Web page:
Igor Lebedinets of Renaissance Capital -
Recent political developments in Kyrgyzstan, which culminated in the election of a new parliament on DecEMBER 16, have brought some clarity to the republic's future development. Kyrgyzstan has had little domestic political stability since 2005's "Tulip" revolution, although the results of December's extraordinary parliamentary elections has brought some signs of change in the political landscape.
The pro-presidential Ak Zhol party won the December elections in a landslide, while the opposition's claims that the elections were unfair have not changed the distribution of the seats. Ak Zhol, which President Kurmanbek Bakiev created only a few months ago, took 78% of the vote and 71 of the parliament's 90 seats. The remaining seats went to the Social Democratic Party (SDP) and the Party of Communists, both of which are considered loyal to Bakiev. The SDP, which is led by former Prime Minister Almazbek Atambaev, will occupy 11 seats and the Party of Communists eight seats. Parties opposed to Bakiev, including the major opposition party Ata Meken, failed to win any seats.
With control of 71 out of 90 seats, Ak Zhol nominated the new prime minister and formed a cabinet friendly to Bakiev. Despite the fact that this government has been formed more on a political basis rather than professional, parliamentary support for Bakiev looks as if it will allow the president to effectively implement new domestic policies. The election results have, therefore, significantly strengthened Bakiev's domestic political position, and he will henceforth be able to influence both the government's legislative and executive branches.
Given that Kyrgyzstan's political stability and economy have suffered from long-standing disagreements between President Bakiev and the opposition, we view the results of the recent parliamentary elections positively. We believe that with such a dominant position, President Bakiev will be able to conduct his government in an effective way. Moreover, an abatement of the political crisis gives us hope for an improvement in the republic's economic performance. If the political landscape does not shift again in the near future, we believe this will lead to positive results in the long term.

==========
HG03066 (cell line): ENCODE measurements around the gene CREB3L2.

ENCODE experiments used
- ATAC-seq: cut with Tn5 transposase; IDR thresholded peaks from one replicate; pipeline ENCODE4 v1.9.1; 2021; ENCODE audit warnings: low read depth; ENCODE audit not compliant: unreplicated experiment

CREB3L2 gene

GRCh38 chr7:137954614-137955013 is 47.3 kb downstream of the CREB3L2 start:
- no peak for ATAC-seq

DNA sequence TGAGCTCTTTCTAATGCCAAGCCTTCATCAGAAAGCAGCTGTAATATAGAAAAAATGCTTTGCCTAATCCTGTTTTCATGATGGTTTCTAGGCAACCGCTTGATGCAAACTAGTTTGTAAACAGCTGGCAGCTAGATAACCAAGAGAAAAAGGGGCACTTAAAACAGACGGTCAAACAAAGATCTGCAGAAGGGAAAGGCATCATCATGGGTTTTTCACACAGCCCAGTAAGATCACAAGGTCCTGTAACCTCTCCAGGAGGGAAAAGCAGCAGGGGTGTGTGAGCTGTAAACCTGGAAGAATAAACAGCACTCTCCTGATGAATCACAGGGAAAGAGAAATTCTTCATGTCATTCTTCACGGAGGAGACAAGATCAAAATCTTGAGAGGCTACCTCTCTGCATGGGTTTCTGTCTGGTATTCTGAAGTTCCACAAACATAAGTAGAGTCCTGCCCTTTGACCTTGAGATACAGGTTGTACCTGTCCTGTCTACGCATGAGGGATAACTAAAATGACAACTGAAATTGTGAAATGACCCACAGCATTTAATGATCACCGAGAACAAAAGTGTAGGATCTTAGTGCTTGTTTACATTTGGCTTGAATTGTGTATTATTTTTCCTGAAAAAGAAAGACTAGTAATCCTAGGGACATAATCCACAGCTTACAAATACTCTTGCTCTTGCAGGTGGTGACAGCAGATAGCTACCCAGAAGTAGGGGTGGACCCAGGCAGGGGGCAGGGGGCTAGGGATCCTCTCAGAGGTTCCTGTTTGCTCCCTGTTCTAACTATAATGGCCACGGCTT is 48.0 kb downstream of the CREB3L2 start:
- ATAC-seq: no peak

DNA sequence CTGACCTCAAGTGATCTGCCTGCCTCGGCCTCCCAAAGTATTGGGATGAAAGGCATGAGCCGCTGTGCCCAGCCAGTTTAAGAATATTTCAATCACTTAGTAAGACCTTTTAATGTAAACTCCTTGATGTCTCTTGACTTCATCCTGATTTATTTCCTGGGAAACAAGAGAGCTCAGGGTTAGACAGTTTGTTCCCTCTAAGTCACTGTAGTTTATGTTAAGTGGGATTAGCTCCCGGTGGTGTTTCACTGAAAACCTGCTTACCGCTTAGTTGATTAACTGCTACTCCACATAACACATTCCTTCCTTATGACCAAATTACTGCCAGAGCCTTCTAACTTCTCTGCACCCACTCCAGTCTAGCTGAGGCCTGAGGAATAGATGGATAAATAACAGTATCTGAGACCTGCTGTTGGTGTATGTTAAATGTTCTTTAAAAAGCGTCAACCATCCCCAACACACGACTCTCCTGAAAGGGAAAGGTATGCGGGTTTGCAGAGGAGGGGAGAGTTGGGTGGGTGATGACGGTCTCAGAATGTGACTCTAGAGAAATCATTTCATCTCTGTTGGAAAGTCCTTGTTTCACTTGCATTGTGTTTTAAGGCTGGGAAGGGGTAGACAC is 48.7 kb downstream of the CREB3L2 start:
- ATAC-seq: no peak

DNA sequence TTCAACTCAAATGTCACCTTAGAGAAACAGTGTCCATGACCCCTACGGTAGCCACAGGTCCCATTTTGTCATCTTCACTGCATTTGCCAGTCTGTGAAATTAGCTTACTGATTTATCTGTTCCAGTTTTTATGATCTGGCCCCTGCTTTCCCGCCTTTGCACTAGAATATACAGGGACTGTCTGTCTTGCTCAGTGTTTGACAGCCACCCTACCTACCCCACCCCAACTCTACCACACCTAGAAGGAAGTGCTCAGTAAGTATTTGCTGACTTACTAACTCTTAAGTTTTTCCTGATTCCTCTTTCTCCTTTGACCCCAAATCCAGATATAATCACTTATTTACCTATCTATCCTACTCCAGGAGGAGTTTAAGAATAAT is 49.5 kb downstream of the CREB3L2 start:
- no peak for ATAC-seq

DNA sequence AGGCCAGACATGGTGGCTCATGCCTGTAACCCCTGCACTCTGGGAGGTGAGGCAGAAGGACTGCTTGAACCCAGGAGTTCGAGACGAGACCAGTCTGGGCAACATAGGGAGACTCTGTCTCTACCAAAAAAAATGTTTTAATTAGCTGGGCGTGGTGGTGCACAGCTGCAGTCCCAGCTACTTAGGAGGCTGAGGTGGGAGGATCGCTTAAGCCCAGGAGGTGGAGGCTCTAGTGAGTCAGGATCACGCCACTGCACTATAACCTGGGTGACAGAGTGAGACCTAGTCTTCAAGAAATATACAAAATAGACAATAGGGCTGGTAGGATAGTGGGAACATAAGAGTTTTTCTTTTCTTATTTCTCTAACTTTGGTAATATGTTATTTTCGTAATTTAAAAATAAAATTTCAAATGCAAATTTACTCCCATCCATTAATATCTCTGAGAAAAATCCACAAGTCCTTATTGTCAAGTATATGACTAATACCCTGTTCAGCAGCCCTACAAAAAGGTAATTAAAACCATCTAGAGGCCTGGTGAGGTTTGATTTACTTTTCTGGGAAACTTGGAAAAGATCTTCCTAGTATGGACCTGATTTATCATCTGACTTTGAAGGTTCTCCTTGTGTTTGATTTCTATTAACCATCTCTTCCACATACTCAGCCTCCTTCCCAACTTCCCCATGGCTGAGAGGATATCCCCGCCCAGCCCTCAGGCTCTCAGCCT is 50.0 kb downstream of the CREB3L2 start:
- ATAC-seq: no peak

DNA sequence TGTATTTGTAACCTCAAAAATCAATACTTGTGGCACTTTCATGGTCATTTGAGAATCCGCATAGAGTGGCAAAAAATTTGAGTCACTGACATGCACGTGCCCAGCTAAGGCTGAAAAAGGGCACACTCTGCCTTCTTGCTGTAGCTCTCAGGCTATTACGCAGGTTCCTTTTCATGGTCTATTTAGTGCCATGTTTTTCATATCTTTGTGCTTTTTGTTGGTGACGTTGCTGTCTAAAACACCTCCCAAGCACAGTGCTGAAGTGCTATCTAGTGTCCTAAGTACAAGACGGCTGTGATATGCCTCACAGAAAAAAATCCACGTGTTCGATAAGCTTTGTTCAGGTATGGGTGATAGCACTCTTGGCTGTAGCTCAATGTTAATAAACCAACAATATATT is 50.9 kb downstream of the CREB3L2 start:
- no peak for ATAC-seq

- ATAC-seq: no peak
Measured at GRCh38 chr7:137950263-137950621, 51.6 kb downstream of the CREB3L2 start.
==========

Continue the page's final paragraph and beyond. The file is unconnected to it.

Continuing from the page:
Reforms but still poor
Following the break-up of the Soviet Union, Kyrgyzstan has made significant progress in economic reforms, allowing private ownership of agricultural land, quickly reducing budget obligations, introducing one of the CIS's simplest tax systems and becoming the first CIS country to join the World Trade Organisation. However, these reforms did not result in any measurable improvement in the country's economic conditions, and Kyrgyzstan's population remains one of the poorest in the CIS, with poverty rates exceeding 50%.
In our view, this lack of economic progress helped to fuel to the Tulip revolution in spring 2005. Since his election as president in March 2005, Bakiev has failed to carry out further reforms due to domestic opposition and a generally turbulent domestic political environment.
One early indication of how Bakiev intends to utilise his improved position came in a development we view as positive. On January 10, the president called for large-scale economic reforms throughout the republic. Bakiev called on the loyalist government to increase the national retirement age, speed up privatisation, and strengthen the banking sector by mandating an increase in banks' capital requirements. The president also asked the cabinet to lower taxes for processing industries and agriculture, and to remove the VAT on imported technology. However, the president also insisted on higher taxes on the real estate and automotive transport sectors. Finally, the president also proposed a three-year budget planning system starting from 2009. We believe that, having achieved a remarkable degree of control over the parliament, the president will face little trouble in promoting the outlined reforms.
We believe that a very liberal economic regime with prudent fiscal and monetary policies would help to improve the living standards of Kyrgyzstan's population. A significant portion of the nation's income is currently derived from remittances from Kyrgyz nationals who are working abroad (predominantly in Kazakhstan). Aside from labour, Kyrgyzstan is also is a major supplier of agricultural produce to Kazakhstan, competing in this field with Uzbekistan. The large (and generally untapped) potential for developing the republic's economy lies, in our view, in harnessing the country's natural resources, including precious metals and expanding hydropower capacities. However, in order to achieve this, the country needs a significant strengthening of its central authority, providing strong guarantees to outside investors. Bakiev's recent talk of reform signifies the move in the right direction, in our view.
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